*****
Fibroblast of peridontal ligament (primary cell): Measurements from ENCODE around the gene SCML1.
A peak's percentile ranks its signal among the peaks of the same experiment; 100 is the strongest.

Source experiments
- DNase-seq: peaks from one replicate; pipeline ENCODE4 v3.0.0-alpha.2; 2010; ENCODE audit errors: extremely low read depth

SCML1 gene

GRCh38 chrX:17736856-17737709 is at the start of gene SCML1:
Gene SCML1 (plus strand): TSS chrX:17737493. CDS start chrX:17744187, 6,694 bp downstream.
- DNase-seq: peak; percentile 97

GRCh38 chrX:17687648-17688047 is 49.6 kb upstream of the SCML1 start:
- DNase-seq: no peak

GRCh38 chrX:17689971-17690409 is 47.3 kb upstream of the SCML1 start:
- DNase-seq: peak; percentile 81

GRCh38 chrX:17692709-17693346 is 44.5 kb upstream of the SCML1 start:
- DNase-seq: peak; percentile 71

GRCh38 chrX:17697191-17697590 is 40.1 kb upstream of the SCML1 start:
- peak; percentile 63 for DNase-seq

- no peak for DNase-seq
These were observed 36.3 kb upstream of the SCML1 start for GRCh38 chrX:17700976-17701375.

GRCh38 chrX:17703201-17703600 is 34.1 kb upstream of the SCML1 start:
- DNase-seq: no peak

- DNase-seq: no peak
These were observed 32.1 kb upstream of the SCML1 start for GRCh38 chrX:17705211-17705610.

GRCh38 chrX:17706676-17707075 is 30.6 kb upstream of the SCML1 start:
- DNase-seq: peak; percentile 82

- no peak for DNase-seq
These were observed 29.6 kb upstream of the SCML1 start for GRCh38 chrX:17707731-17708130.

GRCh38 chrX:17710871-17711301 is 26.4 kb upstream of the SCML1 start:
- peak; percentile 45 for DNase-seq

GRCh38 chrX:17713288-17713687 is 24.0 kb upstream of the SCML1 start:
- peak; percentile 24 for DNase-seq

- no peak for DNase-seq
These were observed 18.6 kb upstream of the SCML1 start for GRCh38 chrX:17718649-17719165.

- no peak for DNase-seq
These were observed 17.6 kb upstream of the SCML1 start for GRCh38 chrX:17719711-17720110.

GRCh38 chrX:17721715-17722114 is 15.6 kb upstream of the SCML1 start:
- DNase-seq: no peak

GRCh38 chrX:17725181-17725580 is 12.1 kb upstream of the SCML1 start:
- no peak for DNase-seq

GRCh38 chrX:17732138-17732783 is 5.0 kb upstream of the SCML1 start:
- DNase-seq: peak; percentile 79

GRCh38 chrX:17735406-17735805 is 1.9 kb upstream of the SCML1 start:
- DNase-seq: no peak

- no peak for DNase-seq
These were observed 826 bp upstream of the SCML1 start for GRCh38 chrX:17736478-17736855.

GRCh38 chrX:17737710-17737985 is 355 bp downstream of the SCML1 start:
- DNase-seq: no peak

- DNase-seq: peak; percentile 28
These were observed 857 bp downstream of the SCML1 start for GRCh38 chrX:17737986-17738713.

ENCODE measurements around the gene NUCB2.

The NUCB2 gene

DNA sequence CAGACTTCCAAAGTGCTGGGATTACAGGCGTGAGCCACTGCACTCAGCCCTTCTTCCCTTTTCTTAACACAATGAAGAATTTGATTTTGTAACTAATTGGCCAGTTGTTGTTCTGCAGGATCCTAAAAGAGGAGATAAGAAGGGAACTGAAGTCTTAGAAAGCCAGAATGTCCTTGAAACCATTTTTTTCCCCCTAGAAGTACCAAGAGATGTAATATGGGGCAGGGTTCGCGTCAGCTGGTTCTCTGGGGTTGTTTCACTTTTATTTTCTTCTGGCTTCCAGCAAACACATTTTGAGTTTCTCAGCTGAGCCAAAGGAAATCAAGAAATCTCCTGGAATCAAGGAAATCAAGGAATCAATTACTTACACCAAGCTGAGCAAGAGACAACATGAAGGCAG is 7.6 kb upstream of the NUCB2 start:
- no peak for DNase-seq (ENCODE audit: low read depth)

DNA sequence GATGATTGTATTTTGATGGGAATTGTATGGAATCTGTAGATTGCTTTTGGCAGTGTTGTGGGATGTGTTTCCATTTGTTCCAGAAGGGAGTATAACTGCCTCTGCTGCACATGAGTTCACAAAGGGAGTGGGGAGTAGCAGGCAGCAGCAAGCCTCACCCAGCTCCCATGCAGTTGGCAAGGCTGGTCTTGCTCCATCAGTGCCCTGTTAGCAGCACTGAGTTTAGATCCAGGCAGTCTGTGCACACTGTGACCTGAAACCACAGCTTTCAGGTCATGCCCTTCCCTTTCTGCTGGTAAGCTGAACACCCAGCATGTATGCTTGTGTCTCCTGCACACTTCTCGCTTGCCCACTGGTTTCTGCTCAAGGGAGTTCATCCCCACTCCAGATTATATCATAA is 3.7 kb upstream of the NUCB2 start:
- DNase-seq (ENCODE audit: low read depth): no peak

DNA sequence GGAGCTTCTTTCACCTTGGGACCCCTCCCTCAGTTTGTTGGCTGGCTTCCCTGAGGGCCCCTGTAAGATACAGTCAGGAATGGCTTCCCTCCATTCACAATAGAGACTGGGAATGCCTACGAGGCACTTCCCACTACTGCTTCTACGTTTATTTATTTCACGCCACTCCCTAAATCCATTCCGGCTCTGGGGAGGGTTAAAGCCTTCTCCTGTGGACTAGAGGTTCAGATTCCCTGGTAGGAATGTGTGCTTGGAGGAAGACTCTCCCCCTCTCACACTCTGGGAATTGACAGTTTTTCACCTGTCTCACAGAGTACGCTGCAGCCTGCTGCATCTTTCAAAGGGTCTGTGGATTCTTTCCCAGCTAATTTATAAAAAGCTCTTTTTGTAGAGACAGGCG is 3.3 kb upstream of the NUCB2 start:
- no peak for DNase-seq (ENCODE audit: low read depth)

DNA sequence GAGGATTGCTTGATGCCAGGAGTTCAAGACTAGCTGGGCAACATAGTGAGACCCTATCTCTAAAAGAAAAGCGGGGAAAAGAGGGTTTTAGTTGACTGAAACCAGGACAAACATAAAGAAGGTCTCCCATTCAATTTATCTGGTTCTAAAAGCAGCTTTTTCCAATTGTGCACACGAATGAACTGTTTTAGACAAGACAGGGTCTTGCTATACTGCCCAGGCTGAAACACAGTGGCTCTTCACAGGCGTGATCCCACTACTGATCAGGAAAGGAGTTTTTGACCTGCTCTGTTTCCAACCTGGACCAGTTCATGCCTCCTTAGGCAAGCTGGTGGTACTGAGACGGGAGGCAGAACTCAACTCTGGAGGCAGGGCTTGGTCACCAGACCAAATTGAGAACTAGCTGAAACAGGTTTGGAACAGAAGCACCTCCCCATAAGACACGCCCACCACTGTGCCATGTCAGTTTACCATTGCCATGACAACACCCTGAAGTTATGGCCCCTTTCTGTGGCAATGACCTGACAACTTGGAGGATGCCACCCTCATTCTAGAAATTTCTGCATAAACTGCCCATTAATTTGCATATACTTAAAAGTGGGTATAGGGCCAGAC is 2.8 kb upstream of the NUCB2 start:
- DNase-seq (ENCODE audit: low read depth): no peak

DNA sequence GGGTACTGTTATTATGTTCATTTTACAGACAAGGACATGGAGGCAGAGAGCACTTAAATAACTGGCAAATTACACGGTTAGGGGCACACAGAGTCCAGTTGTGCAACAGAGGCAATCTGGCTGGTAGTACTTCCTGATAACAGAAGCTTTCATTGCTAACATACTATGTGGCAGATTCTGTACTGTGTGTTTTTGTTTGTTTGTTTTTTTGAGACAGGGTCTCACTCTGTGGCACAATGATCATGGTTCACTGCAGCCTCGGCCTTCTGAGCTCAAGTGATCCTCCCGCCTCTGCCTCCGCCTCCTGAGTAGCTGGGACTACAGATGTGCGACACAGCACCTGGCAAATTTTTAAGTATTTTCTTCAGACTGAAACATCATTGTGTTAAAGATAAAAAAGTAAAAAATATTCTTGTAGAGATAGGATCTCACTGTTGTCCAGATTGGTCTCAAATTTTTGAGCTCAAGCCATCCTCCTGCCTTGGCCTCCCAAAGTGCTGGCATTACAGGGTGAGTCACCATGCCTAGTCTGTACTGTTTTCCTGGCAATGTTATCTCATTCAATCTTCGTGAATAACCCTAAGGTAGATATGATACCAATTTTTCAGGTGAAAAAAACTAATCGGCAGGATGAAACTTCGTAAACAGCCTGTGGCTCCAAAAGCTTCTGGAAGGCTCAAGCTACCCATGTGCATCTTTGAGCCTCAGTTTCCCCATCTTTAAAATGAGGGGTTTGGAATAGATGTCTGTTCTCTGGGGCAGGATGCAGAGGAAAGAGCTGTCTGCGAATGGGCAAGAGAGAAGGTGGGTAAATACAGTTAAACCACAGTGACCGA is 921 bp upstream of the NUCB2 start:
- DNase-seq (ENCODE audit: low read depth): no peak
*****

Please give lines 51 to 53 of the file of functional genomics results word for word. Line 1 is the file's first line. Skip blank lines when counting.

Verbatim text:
DNA sequence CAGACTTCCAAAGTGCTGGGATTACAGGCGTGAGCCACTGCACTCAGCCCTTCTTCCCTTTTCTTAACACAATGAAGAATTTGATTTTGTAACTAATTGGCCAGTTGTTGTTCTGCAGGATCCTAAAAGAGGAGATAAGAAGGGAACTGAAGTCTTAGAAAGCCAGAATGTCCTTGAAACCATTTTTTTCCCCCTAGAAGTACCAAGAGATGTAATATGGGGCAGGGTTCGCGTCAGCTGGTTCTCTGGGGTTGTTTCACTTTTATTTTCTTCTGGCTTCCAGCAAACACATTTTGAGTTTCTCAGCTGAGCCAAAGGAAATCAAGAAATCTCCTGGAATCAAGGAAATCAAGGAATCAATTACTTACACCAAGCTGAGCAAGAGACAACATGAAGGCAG is 7.6 kb upstream of the NUCB2 start:
- no peak for DNase-seq (ENCODE audit: low read depth)

DNA sequence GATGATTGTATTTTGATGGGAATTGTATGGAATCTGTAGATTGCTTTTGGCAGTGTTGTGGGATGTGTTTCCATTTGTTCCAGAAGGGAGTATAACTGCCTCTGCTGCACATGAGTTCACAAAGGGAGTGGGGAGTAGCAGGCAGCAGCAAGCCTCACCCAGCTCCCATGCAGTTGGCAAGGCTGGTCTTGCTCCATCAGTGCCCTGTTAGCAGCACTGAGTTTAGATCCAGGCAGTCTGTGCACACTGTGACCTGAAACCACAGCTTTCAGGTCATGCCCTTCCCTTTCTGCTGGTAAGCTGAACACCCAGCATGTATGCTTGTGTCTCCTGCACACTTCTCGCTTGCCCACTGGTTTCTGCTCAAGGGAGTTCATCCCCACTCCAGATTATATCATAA is 3.7 kb upstream of the NUCB2 start: